The prime rate is an integral interest rate that’s published daily from the pages of the”Wall Street Journal,” an authoritative resource for financial news, stock exchange prices and financial statistics. Banks, credit-card companies and other lending institutions use the prime rate as a benchmark for the interest rates they charge clients. As a result, the prime rate is among the most important indicators of the cost of borrowed money.
The prime rate represents a survey of prices charged by lending institutions to their credit-worthy clients. The speed was initially published in 1947, as it stood at 1.75 percent. Since that time, the accumulative average prime rate has attained 9.842 percent. The maximum value was 21.5 percent, attained Dec. 19, 1980.
The”Wall Street Journal” conducts periodic polls of 30 large banks to achieve the”consensus” prime rate. In general, the prime rate changes with all the federal funds rate ascertained by encounters of the Federal Open Market Committee of the Federal Reserve Board. The fed funds rate is the rate charged by the Federal Reserve to banks for short term borrowings, and it’s corrected as the market contracts or expands.
FOMC meetings take place every six weeks. If the FOMC decides on a rate increase, the gain in the prime rate published by the”Wall Street Journal” will follow, as the prime rate normally monitors the fed funds rate at 3 percentage points over that speed. This is a guideline that has been used for some time by important U.S. banks.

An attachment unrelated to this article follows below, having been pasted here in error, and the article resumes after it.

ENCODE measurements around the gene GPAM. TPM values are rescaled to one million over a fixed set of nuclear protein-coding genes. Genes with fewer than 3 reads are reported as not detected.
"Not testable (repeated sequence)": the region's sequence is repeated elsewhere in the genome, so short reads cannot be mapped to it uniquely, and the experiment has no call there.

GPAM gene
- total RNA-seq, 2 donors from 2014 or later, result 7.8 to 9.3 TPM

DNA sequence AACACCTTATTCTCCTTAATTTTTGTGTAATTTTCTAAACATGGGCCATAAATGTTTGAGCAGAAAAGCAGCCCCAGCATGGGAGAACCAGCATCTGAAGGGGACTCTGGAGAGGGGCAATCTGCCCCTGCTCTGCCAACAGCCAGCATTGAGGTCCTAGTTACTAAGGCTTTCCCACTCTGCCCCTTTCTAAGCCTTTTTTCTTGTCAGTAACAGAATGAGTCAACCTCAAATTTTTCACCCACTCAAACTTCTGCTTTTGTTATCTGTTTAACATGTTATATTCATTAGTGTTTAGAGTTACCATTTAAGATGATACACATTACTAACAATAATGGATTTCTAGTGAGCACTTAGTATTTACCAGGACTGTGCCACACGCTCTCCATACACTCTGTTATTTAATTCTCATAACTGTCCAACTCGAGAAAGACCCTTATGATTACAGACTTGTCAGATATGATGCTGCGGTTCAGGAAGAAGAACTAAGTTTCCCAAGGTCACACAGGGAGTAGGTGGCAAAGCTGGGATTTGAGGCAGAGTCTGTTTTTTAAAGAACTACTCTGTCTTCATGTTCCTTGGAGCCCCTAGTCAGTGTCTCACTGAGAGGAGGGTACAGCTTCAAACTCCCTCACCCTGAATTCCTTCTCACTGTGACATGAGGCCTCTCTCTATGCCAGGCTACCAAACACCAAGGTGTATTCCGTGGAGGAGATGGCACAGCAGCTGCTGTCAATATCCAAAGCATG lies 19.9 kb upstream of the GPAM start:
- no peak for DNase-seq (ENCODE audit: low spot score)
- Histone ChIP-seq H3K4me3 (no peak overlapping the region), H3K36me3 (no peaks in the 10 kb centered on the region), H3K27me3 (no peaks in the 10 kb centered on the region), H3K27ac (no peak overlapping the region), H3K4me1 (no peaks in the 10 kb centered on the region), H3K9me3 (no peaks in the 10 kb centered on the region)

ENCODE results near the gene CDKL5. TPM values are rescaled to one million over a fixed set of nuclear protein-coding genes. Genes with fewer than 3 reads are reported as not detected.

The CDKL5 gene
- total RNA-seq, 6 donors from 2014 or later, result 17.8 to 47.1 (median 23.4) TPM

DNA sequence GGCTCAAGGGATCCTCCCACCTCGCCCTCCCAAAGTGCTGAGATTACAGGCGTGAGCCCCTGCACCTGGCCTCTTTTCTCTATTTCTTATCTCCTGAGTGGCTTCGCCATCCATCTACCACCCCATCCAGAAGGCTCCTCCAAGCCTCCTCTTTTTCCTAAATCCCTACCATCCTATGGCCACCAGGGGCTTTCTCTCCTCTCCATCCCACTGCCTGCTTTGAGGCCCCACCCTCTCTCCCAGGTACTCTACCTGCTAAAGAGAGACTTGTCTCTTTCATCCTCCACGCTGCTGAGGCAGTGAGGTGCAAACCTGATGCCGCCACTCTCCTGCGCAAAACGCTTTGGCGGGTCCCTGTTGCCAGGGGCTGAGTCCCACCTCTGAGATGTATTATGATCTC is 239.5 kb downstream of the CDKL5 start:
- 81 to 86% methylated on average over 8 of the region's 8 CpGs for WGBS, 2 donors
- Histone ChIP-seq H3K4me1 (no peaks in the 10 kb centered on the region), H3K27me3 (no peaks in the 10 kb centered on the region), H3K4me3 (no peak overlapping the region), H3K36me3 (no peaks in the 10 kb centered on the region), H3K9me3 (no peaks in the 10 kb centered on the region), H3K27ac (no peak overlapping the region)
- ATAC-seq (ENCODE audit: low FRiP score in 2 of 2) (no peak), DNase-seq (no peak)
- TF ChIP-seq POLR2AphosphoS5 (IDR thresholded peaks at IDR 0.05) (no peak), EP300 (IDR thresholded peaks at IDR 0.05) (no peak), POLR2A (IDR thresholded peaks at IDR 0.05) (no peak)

In August 2010, the prime rate stood at 3.25 per cent, a relatively low amount in its history. The fee is used to determine interest charged on credit cards, for home-equity loans and lines of credit, unsecured loans, car loans and a few adjustable-rate mortgages. Lenders charge a”margin” over and over the prime rate to arrive at the prices they charge customers.
An increasing prime rate makes it more expensive to borrow money and thus more difficult to qualify for a consumer loan or credit card. It also tends to slow company for companies which need to extend credit on a regular basis to their clients. Nevertheless, the prime rate also functions as a control on the growth of consumer debt and a shield against”bubbles,” by which paying goes out of control due to easy borrowing and positive market conditions. The FOMC has an interest in keeping interest rates stable and low so as to encourage companies to invest and consumers to spend, but in addition it increases interest rates once the economy begins growing at a fast pace.